Two University of Pretoria (UP) veterinarians saved the life of a 5.5-ton elephant at Poznan Zoo in Poland, by performing a surgical extraction of his damaged tusk.
Ninio, an African elephant, suffered a severe infection in July after a crack appeared at the bottom of his right tusk.
Professor Gerhard Steenkamp, who teaches courses in dentistry and maxillofacial surgery of animals at UP’s Faculty of Veterinary Science and Professor Adrian Tordiffe – a veterinary wildlife specialist – performed the five-hour surgery on Ninio. Having vast experience in elephant anesthesia and dentistry, Profs Tordiffe and Steenkamp first treated Ninio at Poznan Zoo in 2012 and 2013 when they extracted his left tusk.
In 2015 they returned to Poland because Ninio had damaged his right tusk. “Fortunately, it was not severely infected and Gerhard was able to do a partial pulpectomy, removing part of the damaged pulp and sealing the tusk with a hard nylon plug. This worked well until a crack was noticed on the bottom edge of this remaining tusk in July this year.”
The vets flew almost 33 hours last week to perform the surgery. “I immobilised Ninio with a powerful drug called etorphine that I needed special permission to carry with me to Poland as its use is highly controlled, and it is currently not available in that country. Ninio went down as expected, but his legs were rotated toward the wrong side so we had to push him over onto his right side,” explained Prof Tordiffe.
Prof Adrian Tordiffe keeps an eye on Ninio
Fortunately, the zoo had installed an 8-ton crane onto the roof of Ninio’s night quarters, and the team turned him over onto his left side so that Prof Steenkamp could comfortably work on his right tusk. Prof Tordiffe then administered a combination of intravenous drugs to Ninio to keep him asleep and to minimise the pain. “Gerhard soon confirmed that the tusk was severely infected and that extracting it was the only option.”
The tusk was massive with an outer circumference of 53cm at the level of the lip. Ninio seemed to be sensitive to the intravenous anaesthetic drugs and his breathing became shallow, said Prof Tordiffe. “I placed an endotracheal tube and was able to ventilate him for about 30 minutes until his breathing improved. Gerhard was able to extract the main part of the tusk quite quickly, but then struggled to remove some very hard pieces of abnormal ivory that had formed deep in the tusk socket because of the infection. Using a massive drill, he tried to break up these pieces of hard ivory.”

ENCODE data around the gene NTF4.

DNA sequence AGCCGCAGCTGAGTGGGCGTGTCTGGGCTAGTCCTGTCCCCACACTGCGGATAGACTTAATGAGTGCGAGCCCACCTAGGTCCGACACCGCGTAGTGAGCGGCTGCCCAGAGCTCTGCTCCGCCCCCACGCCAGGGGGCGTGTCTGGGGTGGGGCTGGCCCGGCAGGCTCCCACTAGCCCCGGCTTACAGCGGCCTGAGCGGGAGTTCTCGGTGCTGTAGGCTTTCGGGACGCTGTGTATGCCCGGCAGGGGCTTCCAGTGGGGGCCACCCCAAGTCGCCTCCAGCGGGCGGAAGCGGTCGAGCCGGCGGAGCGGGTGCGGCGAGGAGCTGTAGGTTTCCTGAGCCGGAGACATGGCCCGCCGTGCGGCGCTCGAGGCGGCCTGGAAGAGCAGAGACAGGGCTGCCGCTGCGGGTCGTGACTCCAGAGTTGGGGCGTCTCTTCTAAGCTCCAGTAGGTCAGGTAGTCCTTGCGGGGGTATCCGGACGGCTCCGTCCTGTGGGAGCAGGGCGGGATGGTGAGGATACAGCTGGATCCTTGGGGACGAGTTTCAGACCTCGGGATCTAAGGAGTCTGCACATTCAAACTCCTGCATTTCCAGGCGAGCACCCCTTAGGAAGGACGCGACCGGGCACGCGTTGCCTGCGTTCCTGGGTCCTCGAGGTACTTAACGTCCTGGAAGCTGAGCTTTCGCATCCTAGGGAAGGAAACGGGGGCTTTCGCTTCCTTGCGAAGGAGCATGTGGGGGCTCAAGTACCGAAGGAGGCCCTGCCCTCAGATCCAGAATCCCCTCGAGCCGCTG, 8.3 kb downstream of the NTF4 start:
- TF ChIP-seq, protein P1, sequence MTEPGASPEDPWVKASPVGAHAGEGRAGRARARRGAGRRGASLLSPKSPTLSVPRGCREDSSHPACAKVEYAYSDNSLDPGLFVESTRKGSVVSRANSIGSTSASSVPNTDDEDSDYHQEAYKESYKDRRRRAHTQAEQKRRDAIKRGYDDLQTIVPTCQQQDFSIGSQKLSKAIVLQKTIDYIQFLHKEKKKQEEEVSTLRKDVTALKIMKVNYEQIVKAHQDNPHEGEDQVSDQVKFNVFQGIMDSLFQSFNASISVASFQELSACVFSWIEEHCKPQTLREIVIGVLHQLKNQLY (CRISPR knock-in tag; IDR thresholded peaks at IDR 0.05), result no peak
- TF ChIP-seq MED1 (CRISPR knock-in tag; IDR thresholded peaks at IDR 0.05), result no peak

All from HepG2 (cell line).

After five hours of anaesthesia and backbreaking surgery, Prof Steenkamp decided that enough of the diseased ivory had been removed to allow for the empty socket to heal. “We gave Ninio the antidotes to the anaesthetic drugs and the team helped to push him onto his chest so that he could get back onto his feet,” said Prof Tordiffe.
Ninio was stable on his feet after the surgery and was moving normally, but he was not eating or drinking well and appeared to be in some pain. “After we managed to get a second dose of painkillers into him, hidden in a juicy watermelon, he started eating and drinking again and by the time we left (48 hours after the surgery) he was almost back to his normal self.”
There are a few veterinary teams in the world that are capable of doing this kind of surgery and Prof Tordiffe believes that he and Prof Steenkamp have more experience than anyone else.
Prof Gerhard Steenkamp works on removing parts of the tusk
Prof Steenkamp has perfected the general extraction technique, but there are still aspects that they are hoping to improve on, said Prof Tordiffe. “We need to create better instruments to break up the hard ivory pearls that often form in these cases and we need to find drug combinations that are more effective at reducing the post-operative pain. Each case seems to present us with unique challenges, but the more we do, the more we are able to test and modify new ideas to ensure a more successful outcome for the animal.”
Last year they successfully extracted the tusk of an Asian elephant at Tbilisi Zoo in Georgia. That procedure was filmed by the BBC for their Big Animal Surgery series, which will be aired in South Africa on DStv Channel 184 (BBC Earth) on Monday 9 September at 19:00. To view the video of the surgery, click on the link https://youtu.be/IZqE2qgtLsI